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Deadly Lion Attack; Rand Paul's Filibuster Continues; The Furor Over Roger Ailes' Comments; Don King Describes Friendship with Deceased Former Venezuelan President Hugo Chavez

Aired March 6, 2013 - 21:00   ET


PIERS MORGAN, CNN HOST: Tonight, when wild animals attack a woman is dead in a lion cage in the sanctuary for big cats. Jack Hanna tells me how it could happen and what we need to know.

CNN exclusive. Inside this country's illegal gun trade. Our interview with a confidential informant who says stricter laws simply won't help.

UNIDENTIFIED FEMALE: What about stronger gun laws?

UNIDENTIFIED MALE: That won't help.




UNIDENTIFIED MALE: Because criminals don't care about the gun laws.

MORGAN: So the book of Ailes. The FOX News chief. Calls the president lazy, the vice president, quote, "as dumb as an ashtray", and Newt Gingrich a word I couldn't possibly repeat. And this is the authorized biography.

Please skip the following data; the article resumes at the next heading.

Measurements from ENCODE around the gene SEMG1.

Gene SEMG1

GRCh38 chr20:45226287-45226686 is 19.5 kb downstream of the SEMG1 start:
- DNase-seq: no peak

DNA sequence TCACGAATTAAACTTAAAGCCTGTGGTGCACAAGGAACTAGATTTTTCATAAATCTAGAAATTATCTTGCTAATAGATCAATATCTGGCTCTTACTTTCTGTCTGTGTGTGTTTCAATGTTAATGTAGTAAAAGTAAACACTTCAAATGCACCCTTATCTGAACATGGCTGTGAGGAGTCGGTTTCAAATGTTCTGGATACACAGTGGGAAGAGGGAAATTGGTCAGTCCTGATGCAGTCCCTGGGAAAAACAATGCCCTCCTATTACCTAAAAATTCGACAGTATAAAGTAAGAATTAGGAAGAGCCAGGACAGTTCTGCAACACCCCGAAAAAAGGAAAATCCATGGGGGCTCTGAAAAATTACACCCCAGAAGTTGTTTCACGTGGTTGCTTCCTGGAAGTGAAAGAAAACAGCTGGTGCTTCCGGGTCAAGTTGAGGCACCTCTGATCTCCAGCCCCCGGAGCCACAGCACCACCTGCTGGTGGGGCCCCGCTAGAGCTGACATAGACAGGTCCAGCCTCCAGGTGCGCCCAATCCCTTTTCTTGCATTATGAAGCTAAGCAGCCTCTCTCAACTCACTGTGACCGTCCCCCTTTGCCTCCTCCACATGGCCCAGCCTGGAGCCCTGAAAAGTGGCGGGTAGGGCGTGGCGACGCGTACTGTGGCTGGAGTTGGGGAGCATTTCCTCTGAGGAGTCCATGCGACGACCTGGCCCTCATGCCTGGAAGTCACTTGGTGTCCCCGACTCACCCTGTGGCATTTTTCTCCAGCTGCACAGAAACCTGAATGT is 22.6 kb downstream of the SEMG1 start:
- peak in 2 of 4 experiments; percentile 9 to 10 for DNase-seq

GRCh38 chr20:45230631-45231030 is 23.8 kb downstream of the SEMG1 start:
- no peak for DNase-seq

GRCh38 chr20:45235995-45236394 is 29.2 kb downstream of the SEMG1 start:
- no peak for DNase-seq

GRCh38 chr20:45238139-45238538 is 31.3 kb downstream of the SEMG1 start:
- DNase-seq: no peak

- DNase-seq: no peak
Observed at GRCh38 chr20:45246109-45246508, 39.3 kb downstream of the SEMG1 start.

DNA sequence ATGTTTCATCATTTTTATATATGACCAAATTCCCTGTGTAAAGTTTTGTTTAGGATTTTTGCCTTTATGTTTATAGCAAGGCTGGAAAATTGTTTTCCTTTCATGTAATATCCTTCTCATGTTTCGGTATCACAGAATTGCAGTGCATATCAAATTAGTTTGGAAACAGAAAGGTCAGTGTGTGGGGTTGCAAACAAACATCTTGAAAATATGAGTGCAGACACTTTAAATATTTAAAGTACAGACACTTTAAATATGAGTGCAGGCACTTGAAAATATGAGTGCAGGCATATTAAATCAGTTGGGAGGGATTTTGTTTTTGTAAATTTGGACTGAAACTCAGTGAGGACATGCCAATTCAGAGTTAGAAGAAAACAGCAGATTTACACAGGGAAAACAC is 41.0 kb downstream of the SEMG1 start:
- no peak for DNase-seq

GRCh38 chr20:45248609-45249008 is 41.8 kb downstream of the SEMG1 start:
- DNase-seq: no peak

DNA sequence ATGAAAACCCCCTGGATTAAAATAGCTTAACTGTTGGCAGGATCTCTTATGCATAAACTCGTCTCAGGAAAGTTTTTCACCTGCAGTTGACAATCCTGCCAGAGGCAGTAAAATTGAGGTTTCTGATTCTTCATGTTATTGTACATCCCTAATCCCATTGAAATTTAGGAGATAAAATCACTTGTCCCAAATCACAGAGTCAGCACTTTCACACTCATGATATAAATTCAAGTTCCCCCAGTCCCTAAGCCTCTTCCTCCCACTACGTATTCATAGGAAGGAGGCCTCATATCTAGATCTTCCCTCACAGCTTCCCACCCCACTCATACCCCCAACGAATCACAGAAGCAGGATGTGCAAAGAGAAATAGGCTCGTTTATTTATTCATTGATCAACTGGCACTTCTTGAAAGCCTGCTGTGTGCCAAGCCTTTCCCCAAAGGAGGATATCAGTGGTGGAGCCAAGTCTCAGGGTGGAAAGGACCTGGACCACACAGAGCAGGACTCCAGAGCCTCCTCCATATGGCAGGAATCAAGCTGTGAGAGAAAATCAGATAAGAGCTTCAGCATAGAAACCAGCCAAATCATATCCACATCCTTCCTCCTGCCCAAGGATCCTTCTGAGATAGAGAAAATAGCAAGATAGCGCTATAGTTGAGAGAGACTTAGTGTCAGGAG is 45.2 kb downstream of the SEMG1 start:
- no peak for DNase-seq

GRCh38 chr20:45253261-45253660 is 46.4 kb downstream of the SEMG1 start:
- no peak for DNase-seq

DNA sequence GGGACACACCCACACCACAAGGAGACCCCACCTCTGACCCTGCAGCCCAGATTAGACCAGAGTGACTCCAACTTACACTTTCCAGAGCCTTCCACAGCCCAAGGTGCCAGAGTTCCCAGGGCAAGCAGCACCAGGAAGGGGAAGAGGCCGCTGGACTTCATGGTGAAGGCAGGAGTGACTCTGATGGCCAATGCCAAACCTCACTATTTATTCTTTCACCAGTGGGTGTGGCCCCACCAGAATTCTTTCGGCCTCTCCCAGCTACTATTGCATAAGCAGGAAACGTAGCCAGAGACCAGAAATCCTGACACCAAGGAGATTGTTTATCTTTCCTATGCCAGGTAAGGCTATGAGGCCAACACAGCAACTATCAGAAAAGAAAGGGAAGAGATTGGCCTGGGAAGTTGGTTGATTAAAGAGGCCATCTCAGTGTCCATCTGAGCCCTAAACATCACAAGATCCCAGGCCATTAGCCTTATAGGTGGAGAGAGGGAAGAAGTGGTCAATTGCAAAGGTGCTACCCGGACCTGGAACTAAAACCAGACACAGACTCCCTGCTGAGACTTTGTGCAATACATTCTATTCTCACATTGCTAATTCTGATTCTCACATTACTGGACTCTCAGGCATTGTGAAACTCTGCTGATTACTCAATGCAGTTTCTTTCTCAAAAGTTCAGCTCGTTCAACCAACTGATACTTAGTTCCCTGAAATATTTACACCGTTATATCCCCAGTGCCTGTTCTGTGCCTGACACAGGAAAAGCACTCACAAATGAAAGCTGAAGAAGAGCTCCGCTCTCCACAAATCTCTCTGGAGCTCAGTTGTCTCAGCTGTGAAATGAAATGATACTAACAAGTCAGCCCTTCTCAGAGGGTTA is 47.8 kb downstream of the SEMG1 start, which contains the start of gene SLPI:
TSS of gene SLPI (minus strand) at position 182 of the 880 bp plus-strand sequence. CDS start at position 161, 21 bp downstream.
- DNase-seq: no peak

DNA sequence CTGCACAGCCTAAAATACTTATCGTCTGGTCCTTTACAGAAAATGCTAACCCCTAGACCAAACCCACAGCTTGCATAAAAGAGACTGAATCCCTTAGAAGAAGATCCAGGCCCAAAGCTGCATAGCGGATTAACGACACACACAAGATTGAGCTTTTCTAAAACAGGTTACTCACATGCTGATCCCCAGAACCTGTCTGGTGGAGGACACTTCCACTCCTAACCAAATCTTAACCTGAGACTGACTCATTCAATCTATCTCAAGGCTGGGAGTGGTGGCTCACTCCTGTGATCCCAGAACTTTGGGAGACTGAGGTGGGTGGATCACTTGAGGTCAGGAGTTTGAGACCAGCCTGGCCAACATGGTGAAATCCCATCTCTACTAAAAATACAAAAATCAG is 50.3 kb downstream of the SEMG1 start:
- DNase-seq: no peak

And the king and his court. From Mohammed Ali to Mike Tyson, to Hugo Chavez, to the one and only Don King, joins me exclusively to talk about his surprising connections.


Good evening. You're looking live at the Senate floor where an extraordinary filibuster has been going now for more than nine hours. We'll get to that in a few moments.

And also, lots more tonight on a CNN exclusive investigation of illegal gun trafficking and my sit-down with the one and only Don King. Perhaps the very last month you'd expect to have a personal connection to Hugo Chavez. He'll tell his story tonight.

We begin with breaking news on that deadly lion attack in California. A 26-year-old female intern was killed in a lion's case this afternoon at the Project Survival Cat Haven. The lion named Couscous was shot and killed. He'd been raised at that animal sanctuary from the age of eight weeks.

The organization is still investigating but there's no word yet about what might have led to the attack. Listen to the emotional founder of the sanctuary, Dale Anderson.


DALE ANDERSON, FOUNDER, PROJECT SURVIVAL CAT HAVEN: Our thoughts and prayers go out to the -- our friend and family -- and to our family at this time and this trying time.